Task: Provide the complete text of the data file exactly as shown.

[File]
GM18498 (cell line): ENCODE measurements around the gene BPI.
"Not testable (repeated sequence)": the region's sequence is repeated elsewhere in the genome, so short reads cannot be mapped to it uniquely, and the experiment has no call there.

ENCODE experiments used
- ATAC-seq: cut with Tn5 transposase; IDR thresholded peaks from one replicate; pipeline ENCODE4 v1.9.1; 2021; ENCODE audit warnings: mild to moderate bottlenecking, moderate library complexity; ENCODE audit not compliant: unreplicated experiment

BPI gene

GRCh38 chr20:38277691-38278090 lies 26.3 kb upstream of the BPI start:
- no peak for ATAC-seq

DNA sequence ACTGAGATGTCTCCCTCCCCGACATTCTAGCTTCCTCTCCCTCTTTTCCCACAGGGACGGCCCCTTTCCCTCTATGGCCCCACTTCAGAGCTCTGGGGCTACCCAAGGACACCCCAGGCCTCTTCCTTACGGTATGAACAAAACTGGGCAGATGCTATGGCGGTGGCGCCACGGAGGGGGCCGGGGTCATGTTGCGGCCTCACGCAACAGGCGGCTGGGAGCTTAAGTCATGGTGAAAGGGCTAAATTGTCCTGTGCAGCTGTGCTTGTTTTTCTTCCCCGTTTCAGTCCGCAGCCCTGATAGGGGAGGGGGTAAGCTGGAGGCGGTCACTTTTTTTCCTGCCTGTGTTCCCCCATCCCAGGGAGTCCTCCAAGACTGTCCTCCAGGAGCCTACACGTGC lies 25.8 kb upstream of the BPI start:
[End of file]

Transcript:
GM18498 (cell line): ENCODE measurements around the gene BPI.
"Not testable (repeated sequence)": the region's sequence is repeated elsewhere in the genome, so short reads cannot be mapped to it uniquely, and the experiment has no call there.

ENCODE experiments used
- ATAC-seq: cut with Tn5 transposase; IDR thresholded peaks from one replicate; pipeline ENCODE4 v1.9.1; 2021; ENCODE audit warnings: mild to moderate bottlenecking, moderate library complexity; ENCODE audit not compliant: unreplicated experiment

BPI gene

GRCh38 chr20:38277691-38278090 lies 26.3 kb upstream of the BPI start:
- no peak for ATAC-seq

DNA sequence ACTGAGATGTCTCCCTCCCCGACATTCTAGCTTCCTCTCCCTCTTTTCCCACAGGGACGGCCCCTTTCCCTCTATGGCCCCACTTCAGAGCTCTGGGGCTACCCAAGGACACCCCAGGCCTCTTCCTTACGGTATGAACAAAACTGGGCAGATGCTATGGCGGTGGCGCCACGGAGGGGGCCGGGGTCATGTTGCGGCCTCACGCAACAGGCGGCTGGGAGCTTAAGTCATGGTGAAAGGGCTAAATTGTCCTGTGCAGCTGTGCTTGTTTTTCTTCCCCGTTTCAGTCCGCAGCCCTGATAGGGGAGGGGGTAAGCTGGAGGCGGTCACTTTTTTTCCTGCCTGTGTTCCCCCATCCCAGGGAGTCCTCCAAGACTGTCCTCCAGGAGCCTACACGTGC lies 25.8 kb upstream of the BPI start: